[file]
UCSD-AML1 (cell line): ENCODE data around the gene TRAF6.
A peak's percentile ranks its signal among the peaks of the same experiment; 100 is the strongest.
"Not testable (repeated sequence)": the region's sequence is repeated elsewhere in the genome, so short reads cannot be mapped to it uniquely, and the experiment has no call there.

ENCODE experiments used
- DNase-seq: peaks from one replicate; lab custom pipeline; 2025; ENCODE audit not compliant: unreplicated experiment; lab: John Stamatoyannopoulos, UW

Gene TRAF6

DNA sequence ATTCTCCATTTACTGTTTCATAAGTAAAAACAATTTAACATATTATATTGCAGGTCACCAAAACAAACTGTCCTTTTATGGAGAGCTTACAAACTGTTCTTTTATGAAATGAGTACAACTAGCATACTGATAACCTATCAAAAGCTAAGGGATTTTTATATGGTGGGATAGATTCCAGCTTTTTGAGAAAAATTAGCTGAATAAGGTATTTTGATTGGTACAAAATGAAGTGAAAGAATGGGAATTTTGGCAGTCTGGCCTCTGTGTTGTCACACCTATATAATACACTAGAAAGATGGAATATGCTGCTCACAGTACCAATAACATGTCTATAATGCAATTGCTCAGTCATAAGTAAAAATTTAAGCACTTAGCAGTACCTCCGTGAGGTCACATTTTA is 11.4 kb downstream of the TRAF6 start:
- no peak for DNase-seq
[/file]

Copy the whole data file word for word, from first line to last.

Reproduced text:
UCSD-AML1 (cell line): ENCODE data around the gene TRAF6.
A peak's percentile ranks its signal among the peaks of the same experiment; 100 is the strongest.
"Not testable (repeated sequence)": the region's sequence is repeated elsewhere in the genome, so short reads cannot be mapped to it uniquely, and the experiment has no call there.

ENCODE experiments used
- DNase-seq: peaks from one replicate; lab custom pipeline; 2025; ENCODE audit not compliant: unreplicated experiment; lab: John Stamatoyannopoulos, UW

Gene TRAF6

DNA sequence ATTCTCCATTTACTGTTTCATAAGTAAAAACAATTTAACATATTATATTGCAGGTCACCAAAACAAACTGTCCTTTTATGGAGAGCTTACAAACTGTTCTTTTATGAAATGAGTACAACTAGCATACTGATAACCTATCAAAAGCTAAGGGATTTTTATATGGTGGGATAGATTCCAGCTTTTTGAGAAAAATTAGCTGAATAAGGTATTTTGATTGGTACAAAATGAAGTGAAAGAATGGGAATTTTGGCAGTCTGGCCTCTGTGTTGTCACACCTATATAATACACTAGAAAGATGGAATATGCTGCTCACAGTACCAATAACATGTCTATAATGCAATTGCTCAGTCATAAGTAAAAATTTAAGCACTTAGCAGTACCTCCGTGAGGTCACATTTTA is 11.4 kb downstream of the TRAF6 start:
- no peak for DNase-seq